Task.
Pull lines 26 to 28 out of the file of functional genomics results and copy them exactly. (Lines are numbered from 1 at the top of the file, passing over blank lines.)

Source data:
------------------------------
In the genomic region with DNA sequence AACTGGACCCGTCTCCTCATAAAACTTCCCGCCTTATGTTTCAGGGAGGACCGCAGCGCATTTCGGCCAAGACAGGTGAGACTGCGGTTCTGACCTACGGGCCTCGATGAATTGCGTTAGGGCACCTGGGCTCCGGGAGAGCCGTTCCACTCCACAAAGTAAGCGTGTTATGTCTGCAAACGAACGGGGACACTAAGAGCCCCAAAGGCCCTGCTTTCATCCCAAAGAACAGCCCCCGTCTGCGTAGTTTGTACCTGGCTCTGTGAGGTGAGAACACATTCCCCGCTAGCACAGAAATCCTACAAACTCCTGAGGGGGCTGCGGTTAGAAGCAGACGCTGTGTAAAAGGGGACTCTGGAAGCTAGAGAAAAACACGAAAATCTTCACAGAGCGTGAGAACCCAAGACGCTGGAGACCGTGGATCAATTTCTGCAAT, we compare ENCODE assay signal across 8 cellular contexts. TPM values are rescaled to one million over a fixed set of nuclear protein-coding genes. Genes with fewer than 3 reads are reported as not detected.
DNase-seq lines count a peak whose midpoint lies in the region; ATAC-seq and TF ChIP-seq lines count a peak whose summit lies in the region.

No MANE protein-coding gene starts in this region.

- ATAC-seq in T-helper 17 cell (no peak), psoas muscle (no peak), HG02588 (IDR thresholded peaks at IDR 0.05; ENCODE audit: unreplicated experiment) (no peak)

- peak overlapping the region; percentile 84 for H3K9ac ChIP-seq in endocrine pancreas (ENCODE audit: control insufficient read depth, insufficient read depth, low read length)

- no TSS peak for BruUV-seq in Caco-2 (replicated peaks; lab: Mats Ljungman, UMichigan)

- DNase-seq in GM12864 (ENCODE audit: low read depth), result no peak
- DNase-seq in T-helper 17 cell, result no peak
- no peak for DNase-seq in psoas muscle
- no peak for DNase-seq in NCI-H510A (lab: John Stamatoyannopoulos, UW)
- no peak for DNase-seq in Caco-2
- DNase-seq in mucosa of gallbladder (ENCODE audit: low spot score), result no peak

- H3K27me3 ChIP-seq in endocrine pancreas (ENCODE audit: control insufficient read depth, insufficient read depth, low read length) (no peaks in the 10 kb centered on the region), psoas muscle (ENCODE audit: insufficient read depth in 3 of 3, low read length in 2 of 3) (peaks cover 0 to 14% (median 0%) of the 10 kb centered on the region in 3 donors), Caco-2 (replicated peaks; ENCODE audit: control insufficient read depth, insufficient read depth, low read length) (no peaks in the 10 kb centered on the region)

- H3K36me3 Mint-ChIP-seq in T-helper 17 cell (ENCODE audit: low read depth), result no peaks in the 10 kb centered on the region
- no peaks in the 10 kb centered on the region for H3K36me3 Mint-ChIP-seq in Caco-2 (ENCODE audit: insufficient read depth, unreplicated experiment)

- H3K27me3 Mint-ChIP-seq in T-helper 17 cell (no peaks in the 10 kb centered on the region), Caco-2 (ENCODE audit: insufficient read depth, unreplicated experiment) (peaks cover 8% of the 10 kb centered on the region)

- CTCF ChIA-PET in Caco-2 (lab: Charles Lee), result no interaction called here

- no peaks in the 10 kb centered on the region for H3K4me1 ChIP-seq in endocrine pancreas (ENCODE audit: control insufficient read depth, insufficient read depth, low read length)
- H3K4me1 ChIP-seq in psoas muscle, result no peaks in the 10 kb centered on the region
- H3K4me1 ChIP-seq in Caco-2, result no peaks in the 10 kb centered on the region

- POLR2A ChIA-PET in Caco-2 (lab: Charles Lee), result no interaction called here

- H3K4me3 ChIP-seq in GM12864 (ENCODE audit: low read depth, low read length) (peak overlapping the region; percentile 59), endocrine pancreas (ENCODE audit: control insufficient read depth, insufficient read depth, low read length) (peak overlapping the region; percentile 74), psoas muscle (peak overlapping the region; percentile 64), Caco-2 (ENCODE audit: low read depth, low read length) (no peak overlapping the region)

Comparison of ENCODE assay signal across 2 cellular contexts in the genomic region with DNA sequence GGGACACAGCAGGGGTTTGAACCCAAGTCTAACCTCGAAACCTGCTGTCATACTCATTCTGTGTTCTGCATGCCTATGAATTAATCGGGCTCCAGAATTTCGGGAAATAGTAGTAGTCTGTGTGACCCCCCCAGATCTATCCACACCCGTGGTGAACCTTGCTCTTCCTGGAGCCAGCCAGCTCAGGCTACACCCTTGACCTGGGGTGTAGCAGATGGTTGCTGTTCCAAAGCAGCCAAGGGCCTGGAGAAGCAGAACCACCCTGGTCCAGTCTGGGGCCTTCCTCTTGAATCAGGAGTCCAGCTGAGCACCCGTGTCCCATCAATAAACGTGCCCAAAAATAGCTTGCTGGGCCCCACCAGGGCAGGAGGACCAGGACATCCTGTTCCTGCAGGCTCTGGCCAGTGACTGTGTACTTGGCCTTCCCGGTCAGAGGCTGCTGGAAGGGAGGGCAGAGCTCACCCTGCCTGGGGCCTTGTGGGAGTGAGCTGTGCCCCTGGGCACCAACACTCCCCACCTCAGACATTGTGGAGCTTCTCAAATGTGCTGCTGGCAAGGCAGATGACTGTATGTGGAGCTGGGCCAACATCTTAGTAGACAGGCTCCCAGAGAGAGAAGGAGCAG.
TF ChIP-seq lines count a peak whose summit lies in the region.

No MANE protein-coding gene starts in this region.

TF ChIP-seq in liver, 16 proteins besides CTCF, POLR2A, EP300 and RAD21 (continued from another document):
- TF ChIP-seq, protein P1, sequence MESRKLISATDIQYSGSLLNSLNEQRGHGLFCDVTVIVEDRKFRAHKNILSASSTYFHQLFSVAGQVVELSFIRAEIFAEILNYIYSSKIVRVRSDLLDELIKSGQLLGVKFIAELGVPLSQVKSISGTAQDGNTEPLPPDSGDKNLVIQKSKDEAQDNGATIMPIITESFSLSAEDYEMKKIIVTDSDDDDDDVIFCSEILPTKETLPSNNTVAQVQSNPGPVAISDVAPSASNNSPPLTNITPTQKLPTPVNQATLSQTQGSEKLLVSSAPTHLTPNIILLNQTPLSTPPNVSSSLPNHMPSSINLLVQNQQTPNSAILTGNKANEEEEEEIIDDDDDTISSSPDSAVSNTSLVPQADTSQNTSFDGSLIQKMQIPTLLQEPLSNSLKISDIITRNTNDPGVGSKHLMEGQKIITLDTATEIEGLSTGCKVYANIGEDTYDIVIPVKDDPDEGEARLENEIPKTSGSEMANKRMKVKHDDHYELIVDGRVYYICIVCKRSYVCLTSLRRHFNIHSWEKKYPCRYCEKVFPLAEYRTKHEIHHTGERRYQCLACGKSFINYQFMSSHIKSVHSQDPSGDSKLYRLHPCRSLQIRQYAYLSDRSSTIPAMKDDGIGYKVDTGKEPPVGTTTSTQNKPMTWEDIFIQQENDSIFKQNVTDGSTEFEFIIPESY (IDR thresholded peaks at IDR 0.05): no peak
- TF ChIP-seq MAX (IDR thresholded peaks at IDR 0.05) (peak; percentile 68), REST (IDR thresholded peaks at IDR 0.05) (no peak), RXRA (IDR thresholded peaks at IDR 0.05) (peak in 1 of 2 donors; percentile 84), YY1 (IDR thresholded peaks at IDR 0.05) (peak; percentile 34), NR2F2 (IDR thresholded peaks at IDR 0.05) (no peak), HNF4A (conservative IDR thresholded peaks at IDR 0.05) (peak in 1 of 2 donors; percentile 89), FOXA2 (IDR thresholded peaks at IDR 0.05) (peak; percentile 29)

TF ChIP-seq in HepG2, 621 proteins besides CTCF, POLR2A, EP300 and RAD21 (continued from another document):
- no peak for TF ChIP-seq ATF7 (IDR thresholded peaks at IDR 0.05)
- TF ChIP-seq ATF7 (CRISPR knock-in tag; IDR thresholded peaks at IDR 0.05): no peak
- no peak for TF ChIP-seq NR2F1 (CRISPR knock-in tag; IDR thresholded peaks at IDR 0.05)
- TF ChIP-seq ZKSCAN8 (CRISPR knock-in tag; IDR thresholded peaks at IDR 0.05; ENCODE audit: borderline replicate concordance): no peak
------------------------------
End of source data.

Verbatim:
TF ChIP-seq in liver, 16 proteins besides CTCF, POLR2A, EP300 and RAD21 (continued from another document):
- TF ChIP-seq, protein P1, sequence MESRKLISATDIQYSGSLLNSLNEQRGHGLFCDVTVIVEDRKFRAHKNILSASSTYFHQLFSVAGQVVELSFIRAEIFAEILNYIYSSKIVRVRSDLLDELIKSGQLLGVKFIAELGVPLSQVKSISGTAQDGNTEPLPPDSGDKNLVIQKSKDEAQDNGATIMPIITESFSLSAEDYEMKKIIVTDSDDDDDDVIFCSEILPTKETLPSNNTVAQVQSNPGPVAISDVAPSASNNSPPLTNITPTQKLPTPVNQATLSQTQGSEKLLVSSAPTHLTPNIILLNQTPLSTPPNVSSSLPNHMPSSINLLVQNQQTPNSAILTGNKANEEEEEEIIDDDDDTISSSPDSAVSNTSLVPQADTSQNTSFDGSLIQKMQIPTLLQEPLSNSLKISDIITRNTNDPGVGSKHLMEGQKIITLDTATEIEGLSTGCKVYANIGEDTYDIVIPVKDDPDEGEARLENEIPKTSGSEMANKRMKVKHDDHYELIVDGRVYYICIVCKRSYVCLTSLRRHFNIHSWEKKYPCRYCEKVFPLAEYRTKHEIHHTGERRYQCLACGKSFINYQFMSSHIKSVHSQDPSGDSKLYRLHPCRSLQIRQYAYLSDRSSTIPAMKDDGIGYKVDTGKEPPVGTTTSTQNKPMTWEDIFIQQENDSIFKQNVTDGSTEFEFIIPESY (IDR thresholded peaks at IDR 0.05): no peak
- TF ChIP-seq MAX (IDR thresholded peaks at IDR 0.05) (peak; percentile 68), REST (IDR thresholded peaks at IDR 0.05) (no peak), RXRA (IDR thresholded peaks at IDR 0.05) (peak in 1 of 2 donors; percentile 84), YY1 (IDR thresholded peaks at IDR 0.05) (peak; percentile 34), NR2F2 (IDR thresholded peaks at IDR 0.05) (no peak), HNF4A (conservative IDR thresholded peaks at IDR 0.05) (peak in 1 of 2 donors; percentile 89), FOXA2 (IDR thresholded peaks at IDR 0.05) (peak; percentile 29)